TABLE RUNNERS

The designs used for pillow covers can easily be stitched on a table runner.

The finely-woven faux burlap table runner is 15" wide and has a fringe around the entire runner. It is machine-washable, but should be hung to dry. It is a less-expensive alternative to linen. When determining the length, add 12" for overhang on each end of the table or buffet. Example: a 36" table or buffet top would require a 54" finished runner. Length is up to 109".

The Belgian linen table runners are 15" wide. When determining the length, add 12" for overhang on each end of the table or buffet. Example: a 36" table or buffet top would require a 54" finished table runner. Length is up to 120".

Click here to view all of our available table runner designs.

 


Choose from these designs:

Pine Branch
Mackintosh Rose Trio

Pine Cone Wreath
Grasshoppers and Corn Wreath

Ginkgo Branch
Yellow Rose

 
Marsh Dragonflies
 


Your pillow cover color:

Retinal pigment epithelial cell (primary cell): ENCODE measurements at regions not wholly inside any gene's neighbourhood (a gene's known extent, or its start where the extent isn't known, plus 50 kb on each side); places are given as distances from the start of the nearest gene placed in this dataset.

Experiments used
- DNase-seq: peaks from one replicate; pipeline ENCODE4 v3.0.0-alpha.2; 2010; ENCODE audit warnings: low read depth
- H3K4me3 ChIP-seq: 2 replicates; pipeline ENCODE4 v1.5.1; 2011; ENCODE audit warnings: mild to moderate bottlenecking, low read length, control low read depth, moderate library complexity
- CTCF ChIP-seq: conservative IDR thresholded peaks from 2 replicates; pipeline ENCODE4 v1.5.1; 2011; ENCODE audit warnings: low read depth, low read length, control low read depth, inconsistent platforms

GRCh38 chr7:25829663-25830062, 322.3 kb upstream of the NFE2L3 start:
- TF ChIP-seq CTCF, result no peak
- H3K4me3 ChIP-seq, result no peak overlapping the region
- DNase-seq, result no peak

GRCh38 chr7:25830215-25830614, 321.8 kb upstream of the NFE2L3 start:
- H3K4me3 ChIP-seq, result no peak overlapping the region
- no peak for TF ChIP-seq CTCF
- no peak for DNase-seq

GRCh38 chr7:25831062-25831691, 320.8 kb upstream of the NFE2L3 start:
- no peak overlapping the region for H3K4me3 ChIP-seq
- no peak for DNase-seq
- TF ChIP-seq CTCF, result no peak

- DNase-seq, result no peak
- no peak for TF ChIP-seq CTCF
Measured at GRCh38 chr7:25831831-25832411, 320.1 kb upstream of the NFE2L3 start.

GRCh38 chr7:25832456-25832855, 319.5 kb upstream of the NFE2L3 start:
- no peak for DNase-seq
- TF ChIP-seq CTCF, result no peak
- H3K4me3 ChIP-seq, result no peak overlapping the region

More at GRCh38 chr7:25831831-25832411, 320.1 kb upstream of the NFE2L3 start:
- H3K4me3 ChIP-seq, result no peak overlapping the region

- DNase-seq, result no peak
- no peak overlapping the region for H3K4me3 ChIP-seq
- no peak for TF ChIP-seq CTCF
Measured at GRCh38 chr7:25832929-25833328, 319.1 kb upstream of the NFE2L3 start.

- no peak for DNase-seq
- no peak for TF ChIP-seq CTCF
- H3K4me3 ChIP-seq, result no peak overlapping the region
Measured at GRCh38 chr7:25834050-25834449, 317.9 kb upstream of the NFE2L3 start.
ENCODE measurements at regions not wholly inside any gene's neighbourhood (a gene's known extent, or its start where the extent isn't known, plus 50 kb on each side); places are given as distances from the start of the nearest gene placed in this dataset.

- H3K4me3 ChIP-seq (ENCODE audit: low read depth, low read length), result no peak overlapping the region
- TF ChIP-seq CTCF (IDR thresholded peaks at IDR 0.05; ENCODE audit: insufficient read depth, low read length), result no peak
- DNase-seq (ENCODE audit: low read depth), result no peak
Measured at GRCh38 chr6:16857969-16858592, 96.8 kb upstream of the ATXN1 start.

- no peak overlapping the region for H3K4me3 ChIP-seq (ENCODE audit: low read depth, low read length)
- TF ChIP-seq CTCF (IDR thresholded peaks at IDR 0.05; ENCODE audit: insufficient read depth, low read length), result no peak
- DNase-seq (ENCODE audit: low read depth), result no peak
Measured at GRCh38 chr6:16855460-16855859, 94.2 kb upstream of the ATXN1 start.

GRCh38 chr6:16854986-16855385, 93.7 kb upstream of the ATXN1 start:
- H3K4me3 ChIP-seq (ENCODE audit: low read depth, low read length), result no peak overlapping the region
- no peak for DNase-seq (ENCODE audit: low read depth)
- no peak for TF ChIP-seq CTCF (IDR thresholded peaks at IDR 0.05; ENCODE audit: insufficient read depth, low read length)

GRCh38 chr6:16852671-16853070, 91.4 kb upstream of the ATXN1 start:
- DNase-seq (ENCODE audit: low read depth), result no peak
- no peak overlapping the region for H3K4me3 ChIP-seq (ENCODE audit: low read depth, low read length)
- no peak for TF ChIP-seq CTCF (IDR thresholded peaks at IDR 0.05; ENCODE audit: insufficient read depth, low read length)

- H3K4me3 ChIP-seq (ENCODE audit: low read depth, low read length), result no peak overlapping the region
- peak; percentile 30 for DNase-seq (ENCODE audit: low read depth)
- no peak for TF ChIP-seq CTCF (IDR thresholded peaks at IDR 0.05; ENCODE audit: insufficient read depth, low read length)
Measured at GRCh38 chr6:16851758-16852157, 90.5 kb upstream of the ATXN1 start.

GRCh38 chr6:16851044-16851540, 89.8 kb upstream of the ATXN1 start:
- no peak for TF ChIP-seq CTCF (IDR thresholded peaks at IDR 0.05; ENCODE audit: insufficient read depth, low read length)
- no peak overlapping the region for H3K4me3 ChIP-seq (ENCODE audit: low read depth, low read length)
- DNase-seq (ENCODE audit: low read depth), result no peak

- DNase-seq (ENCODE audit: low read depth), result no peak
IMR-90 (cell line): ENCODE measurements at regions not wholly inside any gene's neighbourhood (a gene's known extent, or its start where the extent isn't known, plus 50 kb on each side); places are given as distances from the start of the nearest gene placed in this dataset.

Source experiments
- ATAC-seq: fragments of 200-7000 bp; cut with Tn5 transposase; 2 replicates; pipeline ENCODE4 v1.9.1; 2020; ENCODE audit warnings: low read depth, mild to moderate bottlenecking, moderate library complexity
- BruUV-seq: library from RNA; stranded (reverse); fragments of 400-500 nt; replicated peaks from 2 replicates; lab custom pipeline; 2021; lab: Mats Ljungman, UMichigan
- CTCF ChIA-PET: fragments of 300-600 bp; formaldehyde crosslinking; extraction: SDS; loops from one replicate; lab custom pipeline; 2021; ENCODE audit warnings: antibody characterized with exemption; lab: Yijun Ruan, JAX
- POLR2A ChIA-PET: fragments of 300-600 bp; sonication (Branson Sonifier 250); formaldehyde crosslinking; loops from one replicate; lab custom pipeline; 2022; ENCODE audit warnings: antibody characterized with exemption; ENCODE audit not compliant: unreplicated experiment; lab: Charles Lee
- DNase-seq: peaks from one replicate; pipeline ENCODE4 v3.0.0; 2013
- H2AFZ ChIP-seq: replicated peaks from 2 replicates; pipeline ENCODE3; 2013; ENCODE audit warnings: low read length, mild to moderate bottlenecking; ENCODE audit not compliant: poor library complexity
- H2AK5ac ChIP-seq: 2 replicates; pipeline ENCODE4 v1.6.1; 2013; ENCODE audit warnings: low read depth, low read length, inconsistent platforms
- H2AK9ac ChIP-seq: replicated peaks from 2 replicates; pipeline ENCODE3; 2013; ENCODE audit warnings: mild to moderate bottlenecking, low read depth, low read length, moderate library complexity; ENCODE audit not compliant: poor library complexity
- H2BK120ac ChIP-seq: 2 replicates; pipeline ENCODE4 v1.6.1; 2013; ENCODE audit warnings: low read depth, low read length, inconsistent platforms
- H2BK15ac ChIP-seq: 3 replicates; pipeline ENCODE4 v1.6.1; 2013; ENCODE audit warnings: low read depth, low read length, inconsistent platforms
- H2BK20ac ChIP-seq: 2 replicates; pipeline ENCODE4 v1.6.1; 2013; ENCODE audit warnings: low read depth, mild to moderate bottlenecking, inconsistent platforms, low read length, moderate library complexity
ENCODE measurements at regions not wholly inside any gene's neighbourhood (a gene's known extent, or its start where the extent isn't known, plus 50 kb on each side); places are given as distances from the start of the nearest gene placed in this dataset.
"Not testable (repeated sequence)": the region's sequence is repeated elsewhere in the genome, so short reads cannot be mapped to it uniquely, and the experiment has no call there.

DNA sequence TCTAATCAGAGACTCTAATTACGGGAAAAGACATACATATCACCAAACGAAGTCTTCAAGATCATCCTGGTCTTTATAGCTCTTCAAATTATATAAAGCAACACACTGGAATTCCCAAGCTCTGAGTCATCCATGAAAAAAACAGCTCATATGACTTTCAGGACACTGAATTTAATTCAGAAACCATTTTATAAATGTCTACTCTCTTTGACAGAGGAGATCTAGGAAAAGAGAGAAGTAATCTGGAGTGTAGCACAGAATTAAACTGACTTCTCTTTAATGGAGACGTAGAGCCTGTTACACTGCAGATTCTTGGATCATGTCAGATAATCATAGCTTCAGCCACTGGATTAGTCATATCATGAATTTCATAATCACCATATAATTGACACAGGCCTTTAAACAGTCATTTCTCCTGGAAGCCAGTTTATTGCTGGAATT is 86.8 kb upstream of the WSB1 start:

Oatmeal


TABLE RUNNERS - Free Shipping!

Ginkgo Branch

$125


Mackintosh Rose Trio

$125


Pine Branch

$150


Yellow Rose

$125


Marsh Dragonflies

$125


Pinecone Wreath

$120


Grasshoppers and Corn Wreath

$120


Machine Embroidery & Care

Linen is an extremely durable fabric and the rayon thread is color-fast. Wash the pillow cover or table runner in cool water with detergent or soap. Tumble in your dryer until damp dry and then hang until dry. Linen does wrinkle, but can be ironed, placing the design face-down on a towel, using the linen and steam setting on your iron. The towel will keep the design from flattening.

After many years of collecting embroidered textiles via yard sales, estate and antique auctions, and from my own grandmother and great-grandmother, the decision to use these fragile items on a daily basis was not difficult, I wouldn't use them!

When I started using the modern embroidery machines, I realized they could be used to replicate quality embroidery designs, and best of all, the end result would be durable enough for everyday use. I began searching for designs that could be transformed into beautiful machine embroidery. I use rayon thread as the 1900's people did with many embroidered textiles because rayon, originally known as viscose, was less expensive and more available than silk.




Blue Ice Textile Embroidery    ::    (907) 209-2918    ::    Email: blueicetextileembroidery@gmail.com